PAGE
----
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Make A Forest

Designers, artists and creatives from around the globe are invited to design an artificial tree. The goal? Create a culturally diverse forest and raise awareness along the way.

By Cassandra Pizzey / 09-06-2011

During the International Year of the Forests - announced by the UN - the Make a Forest (MAF) project aims to raise awareness for our woods and woodland conservation.

Initiated by Anne van der Zwaag en Joanna van der Zanden, the Make a Forest Project works together with with cultural institutions and schools, artists, designers and architects to create and connect a network of artistic trees. Driven by their background in art history and an affinity with multidisciplinary, social projects, Van der  Zwaag and Van der Zanden created this cultural manifestation.

Van der Zwaag explains: "Through creativity Make a Forest addresses an important social topic, the project not only connects nature and culture but also shows the potential sharing cultural and social knowledge can have."
Worldwide, creative tree projects are initiated and symposia and discussions are held on the subject. MAF has been set up in such a way that cultural institutions (museums, academies, universities) can join the manifestation under any circumstances, even with limited resources.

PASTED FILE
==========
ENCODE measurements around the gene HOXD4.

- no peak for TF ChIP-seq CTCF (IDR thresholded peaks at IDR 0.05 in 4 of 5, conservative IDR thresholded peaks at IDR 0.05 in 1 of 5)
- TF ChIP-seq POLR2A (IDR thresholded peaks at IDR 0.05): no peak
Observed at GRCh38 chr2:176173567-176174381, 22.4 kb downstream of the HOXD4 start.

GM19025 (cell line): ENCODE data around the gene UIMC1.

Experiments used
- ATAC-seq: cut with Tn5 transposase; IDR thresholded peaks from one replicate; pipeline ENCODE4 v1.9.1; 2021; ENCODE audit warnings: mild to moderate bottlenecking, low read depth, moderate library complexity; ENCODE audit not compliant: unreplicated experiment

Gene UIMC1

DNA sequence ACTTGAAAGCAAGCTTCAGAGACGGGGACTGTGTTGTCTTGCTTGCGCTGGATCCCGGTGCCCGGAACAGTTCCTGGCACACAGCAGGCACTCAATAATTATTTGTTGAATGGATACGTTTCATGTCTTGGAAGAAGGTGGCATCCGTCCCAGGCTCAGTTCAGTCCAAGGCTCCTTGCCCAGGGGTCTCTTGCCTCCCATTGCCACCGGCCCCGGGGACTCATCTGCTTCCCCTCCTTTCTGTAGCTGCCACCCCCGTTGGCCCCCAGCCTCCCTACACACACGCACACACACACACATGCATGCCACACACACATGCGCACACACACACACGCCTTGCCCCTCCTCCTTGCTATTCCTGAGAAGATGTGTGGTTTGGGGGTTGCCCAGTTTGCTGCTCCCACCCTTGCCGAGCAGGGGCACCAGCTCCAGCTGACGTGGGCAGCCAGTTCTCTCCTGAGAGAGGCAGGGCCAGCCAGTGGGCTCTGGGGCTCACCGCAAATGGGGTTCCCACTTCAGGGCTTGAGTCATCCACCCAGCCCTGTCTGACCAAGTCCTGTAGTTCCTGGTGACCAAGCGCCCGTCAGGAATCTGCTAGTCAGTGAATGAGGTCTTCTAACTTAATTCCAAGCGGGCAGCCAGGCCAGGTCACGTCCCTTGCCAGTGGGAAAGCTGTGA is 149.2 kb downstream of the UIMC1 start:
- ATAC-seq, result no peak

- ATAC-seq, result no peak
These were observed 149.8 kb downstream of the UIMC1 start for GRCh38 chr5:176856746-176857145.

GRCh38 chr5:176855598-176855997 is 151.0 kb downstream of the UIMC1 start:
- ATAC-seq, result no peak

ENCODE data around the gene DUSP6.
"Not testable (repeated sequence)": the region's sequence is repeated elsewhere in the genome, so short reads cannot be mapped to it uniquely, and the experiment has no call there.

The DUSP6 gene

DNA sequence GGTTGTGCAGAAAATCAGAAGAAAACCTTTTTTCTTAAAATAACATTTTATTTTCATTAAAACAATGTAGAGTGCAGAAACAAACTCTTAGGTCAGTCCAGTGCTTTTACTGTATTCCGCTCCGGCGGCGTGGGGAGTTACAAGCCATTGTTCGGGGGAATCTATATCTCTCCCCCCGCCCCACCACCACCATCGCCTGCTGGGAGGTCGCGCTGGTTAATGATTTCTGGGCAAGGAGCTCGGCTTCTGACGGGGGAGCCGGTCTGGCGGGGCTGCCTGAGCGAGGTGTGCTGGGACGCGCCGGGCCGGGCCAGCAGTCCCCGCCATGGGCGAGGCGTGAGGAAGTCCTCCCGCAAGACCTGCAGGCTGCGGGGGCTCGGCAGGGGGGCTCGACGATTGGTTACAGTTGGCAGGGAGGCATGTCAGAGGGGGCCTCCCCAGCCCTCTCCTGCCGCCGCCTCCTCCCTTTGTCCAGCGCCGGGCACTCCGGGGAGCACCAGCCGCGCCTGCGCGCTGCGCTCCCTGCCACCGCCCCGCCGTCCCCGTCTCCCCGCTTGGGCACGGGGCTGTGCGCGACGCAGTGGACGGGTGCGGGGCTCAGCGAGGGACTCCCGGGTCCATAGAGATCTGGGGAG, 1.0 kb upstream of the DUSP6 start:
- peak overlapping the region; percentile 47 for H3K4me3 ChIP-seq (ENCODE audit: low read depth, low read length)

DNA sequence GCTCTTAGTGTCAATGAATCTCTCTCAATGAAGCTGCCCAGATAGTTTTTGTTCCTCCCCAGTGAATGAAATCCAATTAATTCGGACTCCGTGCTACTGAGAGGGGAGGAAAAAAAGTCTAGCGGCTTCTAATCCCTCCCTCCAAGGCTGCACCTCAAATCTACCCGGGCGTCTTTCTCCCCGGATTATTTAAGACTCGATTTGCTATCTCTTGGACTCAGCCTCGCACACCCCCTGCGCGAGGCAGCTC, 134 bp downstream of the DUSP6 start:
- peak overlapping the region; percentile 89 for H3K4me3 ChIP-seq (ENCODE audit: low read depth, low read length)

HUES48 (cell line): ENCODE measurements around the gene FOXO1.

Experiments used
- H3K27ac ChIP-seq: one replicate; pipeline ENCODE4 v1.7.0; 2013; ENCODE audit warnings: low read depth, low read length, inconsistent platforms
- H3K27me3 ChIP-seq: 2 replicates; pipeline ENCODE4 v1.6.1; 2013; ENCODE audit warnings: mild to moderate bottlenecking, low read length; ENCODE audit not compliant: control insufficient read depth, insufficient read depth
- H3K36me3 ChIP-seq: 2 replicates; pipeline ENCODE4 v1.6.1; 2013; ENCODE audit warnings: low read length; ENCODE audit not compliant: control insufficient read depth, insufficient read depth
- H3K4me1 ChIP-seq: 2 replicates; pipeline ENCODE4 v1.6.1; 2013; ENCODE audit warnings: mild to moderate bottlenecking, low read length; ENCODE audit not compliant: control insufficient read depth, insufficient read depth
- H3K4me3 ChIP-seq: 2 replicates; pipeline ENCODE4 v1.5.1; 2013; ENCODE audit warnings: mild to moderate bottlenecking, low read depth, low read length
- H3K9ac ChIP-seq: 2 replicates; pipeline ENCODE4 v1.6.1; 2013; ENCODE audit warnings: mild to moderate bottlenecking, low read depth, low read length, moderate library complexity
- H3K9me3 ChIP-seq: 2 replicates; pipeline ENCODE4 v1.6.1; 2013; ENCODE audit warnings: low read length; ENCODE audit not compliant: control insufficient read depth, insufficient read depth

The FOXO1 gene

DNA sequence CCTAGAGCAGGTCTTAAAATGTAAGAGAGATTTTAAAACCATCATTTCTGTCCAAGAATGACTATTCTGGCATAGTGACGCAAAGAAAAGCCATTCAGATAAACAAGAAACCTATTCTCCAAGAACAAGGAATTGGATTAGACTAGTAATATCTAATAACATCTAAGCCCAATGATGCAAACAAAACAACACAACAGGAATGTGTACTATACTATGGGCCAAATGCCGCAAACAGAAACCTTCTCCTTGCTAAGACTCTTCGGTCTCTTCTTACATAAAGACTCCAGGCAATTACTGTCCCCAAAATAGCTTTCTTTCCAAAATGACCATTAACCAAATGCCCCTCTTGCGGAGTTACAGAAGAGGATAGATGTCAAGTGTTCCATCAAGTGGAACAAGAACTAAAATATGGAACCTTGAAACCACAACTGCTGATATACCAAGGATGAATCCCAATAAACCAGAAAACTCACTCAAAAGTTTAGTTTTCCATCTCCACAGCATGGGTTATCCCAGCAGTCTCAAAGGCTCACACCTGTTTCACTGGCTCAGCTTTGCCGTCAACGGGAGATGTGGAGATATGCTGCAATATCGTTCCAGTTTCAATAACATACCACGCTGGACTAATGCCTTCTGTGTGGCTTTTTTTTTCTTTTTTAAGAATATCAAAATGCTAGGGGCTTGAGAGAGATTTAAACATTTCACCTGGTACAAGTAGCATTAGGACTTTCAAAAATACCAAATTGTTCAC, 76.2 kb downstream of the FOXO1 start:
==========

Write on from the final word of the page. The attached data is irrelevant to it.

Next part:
So who is joining in? "At the moment there are 25 institutions from around the world in the programme," says Van der Zwaag. "It is important to create a network of culturally diverse people from all kinds of disciplines, to ensure we can presents as many different visions on the subject as possible."

Asking artists and designers to work with the tree theme is not an entirely foreign thing. Just think back to Mondriaan's Gray Tree, Vincent van Gogh's Mulberry Tree or the Tree of Life by Gustav Klimt. "We discovered that a number of Dutch designers were already working with the tree theme, such as Christien Meindertsma. The designer had made a 15-metre long toy train from a Dutch, self-chosen tree.  Meindertsma's Tree Track was the kick-off for the Dutch MAF and will be given a permanent spot this summer at Radio Kootwijk."

"The next Dutch tree project will be by the CBK Rotterdam, a collaboration with New Zealand artist Regan Gentry," Van der  Zwaag continues. "We hope to get a broad audience excited about this project. Get people involved who wouldn't usually be interested in culture or nature, yet also creative professionals, students, scientists, and even councilors and businesses. We're not just planting trees, we're sowing a idea."

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